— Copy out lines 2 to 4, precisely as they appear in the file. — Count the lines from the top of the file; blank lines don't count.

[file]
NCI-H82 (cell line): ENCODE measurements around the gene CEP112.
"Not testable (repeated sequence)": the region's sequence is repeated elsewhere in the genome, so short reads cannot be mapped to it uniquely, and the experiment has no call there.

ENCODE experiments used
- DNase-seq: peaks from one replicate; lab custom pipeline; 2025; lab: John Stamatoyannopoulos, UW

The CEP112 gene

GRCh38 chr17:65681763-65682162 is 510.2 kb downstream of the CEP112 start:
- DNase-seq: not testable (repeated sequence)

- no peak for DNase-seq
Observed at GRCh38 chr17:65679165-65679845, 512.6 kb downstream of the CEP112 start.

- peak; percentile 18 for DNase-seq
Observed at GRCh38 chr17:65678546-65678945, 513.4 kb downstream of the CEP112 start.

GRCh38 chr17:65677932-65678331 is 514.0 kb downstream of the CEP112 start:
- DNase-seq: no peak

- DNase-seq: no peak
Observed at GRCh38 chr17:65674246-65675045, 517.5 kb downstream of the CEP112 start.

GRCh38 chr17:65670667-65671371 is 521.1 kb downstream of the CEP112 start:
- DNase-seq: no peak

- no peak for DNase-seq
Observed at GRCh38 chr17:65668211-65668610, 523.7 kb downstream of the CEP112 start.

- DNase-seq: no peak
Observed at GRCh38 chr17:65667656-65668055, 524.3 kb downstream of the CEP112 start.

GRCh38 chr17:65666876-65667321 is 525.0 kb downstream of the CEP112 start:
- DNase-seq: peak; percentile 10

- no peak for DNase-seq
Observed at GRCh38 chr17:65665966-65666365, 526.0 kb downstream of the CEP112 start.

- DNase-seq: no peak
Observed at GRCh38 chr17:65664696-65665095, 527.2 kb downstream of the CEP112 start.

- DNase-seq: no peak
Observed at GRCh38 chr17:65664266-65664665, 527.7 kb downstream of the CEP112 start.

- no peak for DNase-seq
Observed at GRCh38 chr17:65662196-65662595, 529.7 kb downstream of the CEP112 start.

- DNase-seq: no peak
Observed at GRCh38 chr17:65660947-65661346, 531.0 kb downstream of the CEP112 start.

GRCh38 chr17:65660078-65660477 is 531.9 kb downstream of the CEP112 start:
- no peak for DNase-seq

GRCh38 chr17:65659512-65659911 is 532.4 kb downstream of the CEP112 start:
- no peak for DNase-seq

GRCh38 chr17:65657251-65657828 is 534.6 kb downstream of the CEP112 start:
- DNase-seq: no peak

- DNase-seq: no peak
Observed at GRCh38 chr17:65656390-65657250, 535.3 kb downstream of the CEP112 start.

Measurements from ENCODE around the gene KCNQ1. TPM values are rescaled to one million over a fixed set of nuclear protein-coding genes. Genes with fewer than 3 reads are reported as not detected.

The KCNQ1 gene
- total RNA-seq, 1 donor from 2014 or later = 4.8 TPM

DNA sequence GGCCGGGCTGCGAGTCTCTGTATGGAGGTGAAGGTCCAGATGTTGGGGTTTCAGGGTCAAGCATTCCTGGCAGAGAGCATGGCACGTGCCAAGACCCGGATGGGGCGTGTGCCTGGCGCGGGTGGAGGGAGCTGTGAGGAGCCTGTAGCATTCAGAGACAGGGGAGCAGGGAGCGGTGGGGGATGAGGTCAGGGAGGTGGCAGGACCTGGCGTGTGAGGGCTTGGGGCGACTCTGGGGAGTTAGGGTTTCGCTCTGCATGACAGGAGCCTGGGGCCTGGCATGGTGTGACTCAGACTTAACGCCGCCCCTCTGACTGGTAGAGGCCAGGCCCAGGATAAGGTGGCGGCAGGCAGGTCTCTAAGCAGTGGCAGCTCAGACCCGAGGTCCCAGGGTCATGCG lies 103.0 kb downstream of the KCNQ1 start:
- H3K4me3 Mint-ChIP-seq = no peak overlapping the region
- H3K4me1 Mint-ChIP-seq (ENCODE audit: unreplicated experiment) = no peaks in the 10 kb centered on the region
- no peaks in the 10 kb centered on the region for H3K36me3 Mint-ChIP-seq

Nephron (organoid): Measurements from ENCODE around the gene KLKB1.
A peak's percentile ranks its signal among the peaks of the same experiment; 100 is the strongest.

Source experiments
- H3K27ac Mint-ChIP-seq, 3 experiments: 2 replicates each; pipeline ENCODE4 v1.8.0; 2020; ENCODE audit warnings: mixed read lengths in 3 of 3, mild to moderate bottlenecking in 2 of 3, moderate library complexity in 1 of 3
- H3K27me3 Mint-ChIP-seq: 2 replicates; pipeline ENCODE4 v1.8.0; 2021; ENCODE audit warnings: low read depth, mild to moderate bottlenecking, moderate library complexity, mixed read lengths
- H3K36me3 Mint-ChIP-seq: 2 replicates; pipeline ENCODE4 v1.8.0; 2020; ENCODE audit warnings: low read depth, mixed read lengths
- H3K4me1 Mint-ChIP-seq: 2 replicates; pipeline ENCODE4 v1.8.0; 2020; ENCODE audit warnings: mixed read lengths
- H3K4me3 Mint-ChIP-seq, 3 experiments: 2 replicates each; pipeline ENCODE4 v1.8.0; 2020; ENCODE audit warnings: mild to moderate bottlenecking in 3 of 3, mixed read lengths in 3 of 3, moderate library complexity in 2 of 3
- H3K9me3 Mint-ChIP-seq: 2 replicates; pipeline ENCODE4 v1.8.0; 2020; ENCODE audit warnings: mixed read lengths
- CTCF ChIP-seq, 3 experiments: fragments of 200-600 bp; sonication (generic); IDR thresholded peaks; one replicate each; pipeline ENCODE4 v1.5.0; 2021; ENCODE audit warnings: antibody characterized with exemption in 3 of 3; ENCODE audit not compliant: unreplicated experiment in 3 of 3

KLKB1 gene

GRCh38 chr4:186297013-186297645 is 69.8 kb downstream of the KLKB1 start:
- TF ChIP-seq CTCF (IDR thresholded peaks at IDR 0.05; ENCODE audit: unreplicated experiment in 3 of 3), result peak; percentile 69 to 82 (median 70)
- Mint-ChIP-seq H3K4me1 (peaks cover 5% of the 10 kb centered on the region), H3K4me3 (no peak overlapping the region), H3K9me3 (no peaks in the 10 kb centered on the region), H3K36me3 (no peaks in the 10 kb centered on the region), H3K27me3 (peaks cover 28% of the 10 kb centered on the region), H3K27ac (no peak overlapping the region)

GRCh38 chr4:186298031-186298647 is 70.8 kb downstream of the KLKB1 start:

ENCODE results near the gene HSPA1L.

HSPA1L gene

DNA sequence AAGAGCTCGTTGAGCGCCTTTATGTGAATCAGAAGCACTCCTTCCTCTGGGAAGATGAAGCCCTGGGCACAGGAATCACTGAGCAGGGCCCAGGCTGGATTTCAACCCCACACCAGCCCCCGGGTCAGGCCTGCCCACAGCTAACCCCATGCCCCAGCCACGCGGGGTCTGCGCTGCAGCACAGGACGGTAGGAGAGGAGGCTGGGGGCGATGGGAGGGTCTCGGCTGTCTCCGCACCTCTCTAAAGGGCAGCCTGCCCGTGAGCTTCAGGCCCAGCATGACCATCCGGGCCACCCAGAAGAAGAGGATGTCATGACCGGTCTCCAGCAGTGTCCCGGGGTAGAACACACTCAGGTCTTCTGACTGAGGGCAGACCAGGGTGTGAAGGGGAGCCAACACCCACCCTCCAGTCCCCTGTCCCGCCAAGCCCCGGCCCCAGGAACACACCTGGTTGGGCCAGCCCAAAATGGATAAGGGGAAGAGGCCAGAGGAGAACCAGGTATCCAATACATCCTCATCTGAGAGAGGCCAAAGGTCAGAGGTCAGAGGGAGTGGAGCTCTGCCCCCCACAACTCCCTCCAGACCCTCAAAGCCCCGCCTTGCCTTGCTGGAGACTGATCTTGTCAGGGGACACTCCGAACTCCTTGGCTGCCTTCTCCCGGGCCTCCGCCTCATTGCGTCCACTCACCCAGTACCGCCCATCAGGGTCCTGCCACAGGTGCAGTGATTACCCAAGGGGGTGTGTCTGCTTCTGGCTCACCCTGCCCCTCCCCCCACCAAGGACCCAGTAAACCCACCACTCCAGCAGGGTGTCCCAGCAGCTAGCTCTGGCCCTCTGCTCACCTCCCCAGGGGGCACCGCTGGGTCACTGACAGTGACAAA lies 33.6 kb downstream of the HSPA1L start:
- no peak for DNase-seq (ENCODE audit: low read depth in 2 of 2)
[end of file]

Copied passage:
"Not testable (repeated sequence)": the region's sequence is repeated elsewhere in the genome, so short reads cannot be mapped to it uniquely, and the experiment has no call there.

ENCODE experiments used
- DNase-seq: peaks from one replicate; lab custom pipeline; 2025; lab: John Stamatoyannopoulos, UW